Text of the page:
Side B starts with one of the Monkees' best late-60s tracks, entitled "Steam Engine". If I recall correctly, the track was originally intended to be released as a single for The Monkees Present, but was shelved for some unfortunate reason. Later, the track was once again set to appear on Changes, but was once again shelved. It's too bad the track never appeared on an official Monkees album, I feel like it definitely deserved it over half the stuff found on Changes. Following is Davy's lovely, yet slightly cheesy "French Song". A pretty damn lush-sounding, string-orientated track, I gotta admit that I'm a fan of it! Mike's "Hollywood" follows, after having been scrapped from my alternate version of The Monkees Present, thankfully it found a home here! Coming up next is another Davy outtake entitled "If You Have the Time". Similar to "Time and Time Again", this track was also intended for the Changes album, but scrapped at some point. I really love the cool-sounding synth melodies heard here! Following is Mike's "Oklahoma Backroom Dancer". Contrary to belief, the track is actually written by Mike's friend Michael Murphey. Closing out the album is my favorite track featured here, Micky's beautiful "Pillow Time". What a sweet and tender way to close the album!
Overall, while this version of Instant Replay is certainly far from the Monkees' best work, listeners will find quite a few gems here, just waiting to be discovered. We're almost at the end here with the Monkees series, only two more left to go! After this series wraps up, I'll focus on the Doors for one album, then I'll just go ahead and post whatever I feel like. I've got a lot of stuff backed up that needs its attention! BTW, this post was written while listening to the new remix of Sgt. Pepper's Lonely Hearts Club Band, it sounds really damn good! I'll have to get around to updating my Sgt. Pepper's post once I come into possession of the audio files. Enjoy, and look out for more soon!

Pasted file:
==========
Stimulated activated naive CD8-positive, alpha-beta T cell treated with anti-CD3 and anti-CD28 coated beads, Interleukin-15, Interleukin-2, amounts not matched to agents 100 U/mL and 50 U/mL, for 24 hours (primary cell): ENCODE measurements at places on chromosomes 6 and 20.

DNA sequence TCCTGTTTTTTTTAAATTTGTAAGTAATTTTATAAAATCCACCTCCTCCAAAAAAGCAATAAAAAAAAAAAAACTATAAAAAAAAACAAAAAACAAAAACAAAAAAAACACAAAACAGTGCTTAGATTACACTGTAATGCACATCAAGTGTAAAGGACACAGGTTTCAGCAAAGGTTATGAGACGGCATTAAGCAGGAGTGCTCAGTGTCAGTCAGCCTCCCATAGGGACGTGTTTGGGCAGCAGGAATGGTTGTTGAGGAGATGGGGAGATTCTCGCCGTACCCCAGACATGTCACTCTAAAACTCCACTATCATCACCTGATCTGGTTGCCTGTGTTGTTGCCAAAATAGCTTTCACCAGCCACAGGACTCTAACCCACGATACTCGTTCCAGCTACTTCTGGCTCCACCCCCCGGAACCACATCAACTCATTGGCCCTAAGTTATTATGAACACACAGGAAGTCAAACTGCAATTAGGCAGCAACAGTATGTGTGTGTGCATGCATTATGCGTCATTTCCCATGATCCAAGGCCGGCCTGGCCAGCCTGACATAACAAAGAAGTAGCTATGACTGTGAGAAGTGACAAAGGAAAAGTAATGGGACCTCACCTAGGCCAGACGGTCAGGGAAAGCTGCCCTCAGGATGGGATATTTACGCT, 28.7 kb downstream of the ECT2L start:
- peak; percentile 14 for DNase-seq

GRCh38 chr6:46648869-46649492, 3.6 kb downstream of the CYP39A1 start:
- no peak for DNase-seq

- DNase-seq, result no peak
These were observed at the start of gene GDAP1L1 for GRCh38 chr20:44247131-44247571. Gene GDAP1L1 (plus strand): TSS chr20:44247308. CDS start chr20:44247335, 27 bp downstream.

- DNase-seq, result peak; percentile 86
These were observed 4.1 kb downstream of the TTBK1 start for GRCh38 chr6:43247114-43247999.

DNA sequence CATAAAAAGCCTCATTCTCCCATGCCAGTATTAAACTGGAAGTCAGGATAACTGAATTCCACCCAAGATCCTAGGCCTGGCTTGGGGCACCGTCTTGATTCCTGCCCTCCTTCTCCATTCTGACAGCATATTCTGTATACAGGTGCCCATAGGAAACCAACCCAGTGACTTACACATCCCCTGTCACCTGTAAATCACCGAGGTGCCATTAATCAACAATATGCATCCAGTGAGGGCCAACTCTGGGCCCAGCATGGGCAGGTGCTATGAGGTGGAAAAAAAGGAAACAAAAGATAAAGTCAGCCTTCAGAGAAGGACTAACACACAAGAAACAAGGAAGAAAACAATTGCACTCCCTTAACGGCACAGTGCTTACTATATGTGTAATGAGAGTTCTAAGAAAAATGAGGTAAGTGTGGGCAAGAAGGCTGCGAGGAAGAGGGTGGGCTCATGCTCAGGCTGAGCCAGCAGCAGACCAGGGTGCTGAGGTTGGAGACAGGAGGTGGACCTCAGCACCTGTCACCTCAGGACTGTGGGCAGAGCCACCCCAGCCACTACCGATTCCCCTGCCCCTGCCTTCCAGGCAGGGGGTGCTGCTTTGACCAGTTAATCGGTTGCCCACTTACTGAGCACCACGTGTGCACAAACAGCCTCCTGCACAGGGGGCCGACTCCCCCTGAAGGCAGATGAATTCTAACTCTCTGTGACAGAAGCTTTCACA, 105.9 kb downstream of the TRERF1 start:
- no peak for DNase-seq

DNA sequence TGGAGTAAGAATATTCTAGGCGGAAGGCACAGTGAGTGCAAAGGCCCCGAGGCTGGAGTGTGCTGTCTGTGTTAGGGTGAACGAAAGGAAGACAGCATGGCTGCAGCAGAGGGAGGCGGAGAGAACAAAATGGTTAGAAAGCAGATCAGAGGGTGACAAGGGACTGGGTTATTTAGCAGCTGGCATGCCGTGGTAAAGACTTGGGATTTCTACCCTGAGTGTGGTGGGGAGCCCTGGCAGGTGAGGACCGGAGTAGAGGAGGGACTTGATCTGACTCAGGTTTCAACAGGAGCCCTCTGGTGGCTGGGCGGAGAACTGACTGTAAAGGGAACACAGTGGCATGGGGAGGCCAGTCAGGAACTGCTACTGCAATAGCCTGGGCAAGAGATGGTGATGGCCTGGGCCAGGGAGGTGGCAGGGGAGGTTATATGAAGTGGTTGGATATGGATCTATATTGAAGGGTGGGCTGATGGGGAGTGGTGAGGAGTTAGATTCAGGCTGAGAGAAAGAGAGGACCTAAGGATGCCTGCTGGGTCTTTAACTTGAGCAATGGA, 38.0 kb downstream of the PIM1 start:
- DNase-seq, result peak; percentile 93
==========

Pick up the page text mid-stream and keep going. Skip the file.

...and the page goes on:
1. Little Girl (Micky Dolenz)
2. Some of Shelly's Blues (Michael Nesmith)
3. Time and Time Again (Davy Jones/Bill Chadwick)
4. Bye Bye Baby Bye Bye (Micky Dolenz/Ric Klein)
5. Propinquity (I've Just Begun to Care) (Michael Nesmith)
6. Storybook of You (Tommy Boyce/Bobby Hart)
1. Steam Engine (Chip Douglas)
2. French Song (Bill Chadwick)